• Alleviates energy bottlenecks, allowing for the efficient flow of clean energy resources from Upstate New York in support of the New York State Climate Leadership and Community Protection Act, which calls for 70% of New York State’s electricity to come from renewable sources by 2030.

  • Improves the reliability and resiliency of the transmission system.

  • Generates additional annual tax revenue for host communities and provides jobs during the approximately two-year construction period.

Modernization Is Needed

Studies performed by the New York independent System Operator (NYISO) and the New York Transmission Owners in 2012 confirmed the need for transmission upgrades to relieve congestion in the grid, especially at times of peak power demand, and to help the state achieve greater facilitation of renewable sources. The NYISO, the organization responsible for managing New York’s electric grid and its competitive wholesale electric marketplace, in 2016 sought proposals from developers to address the needs identified by the PSC under the Public Policy Transmission Planning Process. New York Transco submitted a proposal that included significant stakeholder feedback and, in April 2019, NYISO selected NYES for the Hudson Valley segment of the transmission upgrades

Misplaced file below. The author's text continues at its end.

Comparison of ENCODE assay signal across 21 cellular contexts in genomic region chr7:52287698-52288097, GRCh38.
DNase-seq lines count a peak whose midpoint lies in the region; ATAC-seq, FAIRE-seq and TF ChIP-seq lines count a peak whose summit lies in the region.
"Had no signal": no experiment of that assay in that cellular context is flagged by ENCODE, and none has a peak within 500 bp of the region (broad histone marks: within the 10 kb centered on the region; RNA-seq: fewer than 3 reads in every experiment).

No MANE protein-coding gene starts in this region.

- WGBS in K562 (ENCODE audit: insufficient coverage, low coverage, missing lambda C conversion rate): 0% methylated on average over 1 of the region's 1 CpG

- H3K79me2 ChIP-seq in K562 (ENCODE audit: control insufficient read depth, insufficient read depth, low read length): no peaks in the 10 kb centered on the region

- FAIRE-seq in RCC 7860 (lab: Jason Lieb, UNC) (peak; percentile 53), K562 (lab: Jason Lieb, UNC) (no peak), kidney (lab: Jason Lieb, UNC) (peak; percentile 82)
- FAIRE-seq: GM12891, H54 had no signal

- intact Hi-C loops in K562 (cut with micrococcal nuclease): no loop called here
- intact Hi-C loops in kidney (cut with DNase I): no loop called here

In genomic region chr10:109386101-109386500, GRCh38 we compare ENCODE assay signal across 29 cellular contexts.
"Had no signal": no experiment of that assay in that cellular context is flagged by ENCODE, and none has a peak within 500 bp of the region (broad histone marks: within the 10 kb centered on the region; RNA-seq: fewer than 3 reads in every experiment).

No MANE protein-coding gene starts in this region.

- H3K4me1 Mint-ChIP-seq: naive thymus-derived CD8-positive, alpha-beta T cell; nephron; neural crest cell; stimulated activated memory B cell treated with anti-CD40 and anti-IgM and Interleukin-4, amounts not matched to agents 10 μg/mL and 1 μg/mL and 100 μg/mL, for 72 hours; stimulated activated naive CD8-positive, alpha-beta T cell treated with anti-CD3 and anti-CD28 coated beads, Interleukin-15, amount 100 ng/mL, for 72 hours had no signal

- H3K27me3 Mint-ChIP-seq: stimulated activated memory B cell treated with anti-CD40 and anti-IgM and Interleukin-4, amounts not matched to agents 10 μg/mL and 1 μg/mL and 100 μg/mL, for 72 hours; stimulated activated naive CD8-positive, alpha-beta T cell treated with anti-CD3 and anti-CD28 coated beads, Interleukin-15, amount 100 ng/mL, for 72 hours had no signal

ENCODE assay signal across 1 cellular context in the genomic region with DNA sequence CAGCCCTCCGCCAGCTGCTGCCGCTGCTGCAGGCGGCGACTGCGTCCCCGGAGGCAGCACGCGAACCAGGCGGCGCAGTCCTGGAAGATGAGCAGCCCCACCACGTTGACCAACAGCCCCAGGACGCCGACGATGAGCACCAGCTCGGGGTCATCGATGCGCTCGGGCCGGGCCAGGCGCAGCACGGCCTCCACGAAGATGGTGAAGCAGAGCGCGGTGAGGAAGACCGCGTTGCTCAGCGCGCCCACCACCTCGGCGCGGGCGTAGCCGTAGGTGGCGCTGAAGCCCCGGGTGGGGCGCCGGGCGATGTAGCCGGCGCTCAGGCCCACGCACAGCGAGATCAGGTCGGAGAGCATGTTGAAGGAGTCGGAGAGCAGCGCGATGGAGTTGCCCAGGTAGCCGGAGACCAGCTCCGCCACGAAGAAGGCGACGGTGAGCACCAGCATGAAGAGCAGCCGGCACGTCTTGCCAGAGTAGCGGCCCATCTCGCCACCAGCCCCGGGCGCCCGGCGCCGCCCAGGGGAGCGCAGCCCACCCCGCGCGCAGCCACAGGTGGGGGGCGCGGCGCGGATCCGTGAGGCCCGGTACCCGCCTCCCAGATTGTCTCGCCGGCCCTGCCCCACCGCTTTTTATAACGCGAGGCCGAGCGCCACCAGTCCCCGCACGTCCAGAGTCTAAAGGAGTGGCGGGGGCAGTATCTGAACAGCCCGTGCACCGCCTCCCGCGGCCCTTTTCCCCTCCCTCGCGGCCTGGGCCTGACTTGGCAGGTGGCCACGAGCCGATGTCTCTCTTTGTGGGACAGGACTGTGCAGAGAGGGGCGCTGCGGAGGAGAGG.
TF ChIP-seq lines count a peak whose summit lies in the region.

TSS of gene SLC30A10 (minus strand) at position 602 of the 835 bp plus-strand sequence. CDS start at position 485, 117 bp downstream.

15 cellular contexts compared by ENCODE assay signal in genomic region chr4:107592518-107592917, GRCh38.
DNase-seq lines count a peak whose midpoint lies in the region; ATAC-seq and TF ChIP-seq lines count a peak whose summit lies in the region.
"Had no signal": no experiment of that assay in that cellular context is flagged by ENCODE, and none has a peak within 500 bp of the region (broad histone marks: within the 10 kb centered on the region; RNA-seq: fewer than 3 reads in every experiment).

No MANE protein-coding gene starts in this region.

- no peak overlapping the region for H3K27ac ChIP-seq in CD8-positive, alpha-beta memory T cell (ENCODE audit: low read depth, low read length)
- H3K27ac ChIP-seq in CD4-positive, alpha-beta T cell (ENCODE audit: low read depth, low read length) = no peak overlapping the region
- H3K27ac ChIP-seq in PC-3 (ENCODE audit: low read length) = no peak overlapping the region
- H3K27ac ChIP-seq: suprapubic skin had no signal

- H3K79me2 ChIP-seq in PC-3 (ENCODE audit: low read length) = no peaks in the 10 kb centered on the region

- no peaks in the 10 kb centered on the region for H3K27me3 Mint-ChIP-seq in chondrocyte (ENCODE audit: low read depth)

NYES Offers Lowest Cost, Best Outcomes

NYISO determined NYES will have the lowest cost per megawatt generated, the greatest reductions in carbon dioxide generation, and, according to the executive summary of the NYISO decision, the “most resilient foundation and structure design, resulting in significant benefits to the operability of the transmission system during extreme weather event.”

NYES is Committed to Listening

NYES is committed to stakeholder engagement at each stage of the project’s process. In fact, our plan incorporates stakeholder feedback expressed during public meetings and in the public record from years past, and is an example of the team’s focus on local first. We will continue to work closely with community leaders, advocacy groups, regulatory agencies, and individual property owners and residents throughout permitting and construction phases.